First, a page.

In my opinion the Para-military style organization, held by most law enforcement agencies, does have its differences of pros and cons. “Wearing uniforms, using rank designations, adopting a hierarchical structure, and acquiring legal authority (use of weapons and force),” define the Para-military style organization (Peak, K., 2010, p. 67). While not the original characteristics of our law enforcement, majority of our current local law enforcement agencies, as well as executive agencies, such as the CIA and FBI, have turned to a Para-military style organization.
With the change in time, has come change in need for law enforcement. Law enforcement agencies have become larger, more important in means of protecting the community, and bigger decision makers. With such large numbers of law enforcement officers, using rank designations and adopting a hierarchical structure, is a must. If there were no “chief,” and all the men of a squad had different opinions on how a situation should be handled, imagine the chaos that could result with no “sure,” decision maker. Every officer, with different views and personal standards, would assume that his or her way is the correct way, and immediately choose their personal desired action.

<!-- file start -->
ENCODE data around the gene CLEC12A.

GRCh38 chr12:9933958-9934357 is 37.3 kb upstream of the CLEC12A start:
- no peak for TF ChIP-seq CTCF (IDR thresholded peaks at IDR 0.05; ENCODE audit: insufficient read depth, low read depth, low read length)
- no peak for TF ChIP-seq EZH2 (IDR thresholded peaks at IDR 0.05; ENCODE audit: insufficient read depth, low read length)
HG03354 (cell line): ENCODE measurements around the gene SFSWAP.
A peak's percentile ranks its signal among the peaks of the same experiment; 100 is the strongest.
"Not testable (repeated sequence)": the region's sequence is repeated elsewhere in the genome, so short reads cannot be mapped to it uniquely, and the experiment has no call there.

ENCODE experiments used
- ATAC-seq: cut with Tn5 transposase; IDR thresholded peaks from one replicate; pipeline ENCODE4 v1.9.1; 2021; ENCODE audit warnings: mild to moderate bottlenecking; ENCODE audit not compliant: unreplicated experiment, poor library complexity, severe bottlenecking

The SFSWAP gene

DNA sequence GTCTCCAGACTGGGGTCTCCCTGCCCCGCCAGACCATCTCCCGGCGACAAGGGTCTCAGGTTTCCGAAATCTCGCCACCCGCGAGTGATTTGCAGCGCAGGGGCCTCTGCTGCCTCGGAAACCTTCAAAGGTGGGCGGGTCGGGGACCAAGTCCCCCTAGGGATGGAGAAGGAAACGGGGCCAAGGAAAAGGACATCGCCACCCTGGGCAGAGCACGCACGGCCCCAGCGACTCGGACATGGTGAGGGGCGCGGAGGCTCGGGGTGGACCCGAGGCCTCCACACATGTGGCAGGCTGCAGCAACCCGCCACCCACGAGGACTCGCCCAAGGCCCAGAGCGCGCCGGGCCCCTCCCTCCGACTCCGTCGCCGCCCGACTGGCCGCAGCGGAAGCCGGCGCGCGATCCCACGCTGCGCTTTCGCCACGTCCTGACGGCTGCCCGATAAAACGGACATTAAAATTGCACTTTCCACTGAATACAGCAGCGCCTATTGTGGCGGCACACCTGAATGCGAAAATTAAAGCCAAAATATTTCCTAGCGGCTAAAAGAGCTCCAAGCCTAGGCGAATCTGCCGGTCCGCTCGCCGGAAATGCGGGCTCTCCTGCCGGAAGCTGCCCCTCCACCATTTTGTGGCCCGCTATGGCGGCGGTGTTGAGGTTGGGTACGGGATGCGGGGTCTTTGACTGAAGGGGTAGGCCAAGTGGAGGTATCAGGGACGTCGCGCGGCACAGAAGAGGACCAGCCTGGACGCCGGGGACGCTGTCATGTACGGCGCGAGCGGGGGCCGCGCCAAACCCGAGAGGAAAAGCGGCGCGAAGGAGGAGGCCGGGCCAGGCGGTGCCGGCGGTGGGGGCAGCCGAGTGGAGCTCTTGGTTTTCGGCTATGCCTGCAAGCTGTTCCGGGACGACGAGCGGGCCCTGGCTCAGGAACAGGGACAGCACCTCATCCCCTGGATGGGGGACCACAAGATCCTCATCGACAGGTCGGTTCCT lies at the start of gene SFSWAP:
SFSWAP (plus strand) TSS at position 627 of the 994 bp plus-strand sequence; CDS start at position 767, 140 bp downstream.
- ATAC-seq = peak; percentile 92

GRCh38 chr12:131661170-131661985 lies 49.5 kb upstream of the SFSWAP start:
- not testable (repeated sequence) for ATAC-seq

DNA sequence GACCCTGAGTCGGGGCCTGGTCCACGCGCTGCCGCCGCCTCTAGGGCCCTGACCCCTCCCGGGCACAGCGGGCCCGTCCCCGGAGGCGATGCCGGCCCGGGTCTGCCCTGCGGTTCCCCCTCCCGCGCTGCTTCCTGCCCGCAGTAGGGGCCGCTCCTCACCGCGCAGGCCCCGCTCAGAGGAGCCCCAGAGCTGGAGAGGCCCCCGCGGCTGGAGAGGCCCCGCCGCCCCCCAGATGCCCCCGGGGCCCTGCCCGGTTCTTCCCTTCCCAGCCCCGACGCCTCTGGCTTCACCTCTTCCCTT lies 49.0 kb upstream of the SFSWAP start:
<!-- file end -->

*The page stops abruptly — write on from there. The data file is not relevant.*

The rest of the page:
While a non-existence of rank designations and a hierarchical structure could result in total chaos, the designation of a “decision maker,” may also have undesired results for a community. In most law enforcement agencies, the commands sent down from the highest of rankings are the final word. Also, most decisions must come down from the highest of rankings. When an unexpected event occurs, and there is no time for reaching higher authority, does the law enforcement officer have the right to choose best course of action? What if there was time to contact the highest of rankings, but the law enforcement officer sees the situation differently, and disagrees with his or her command?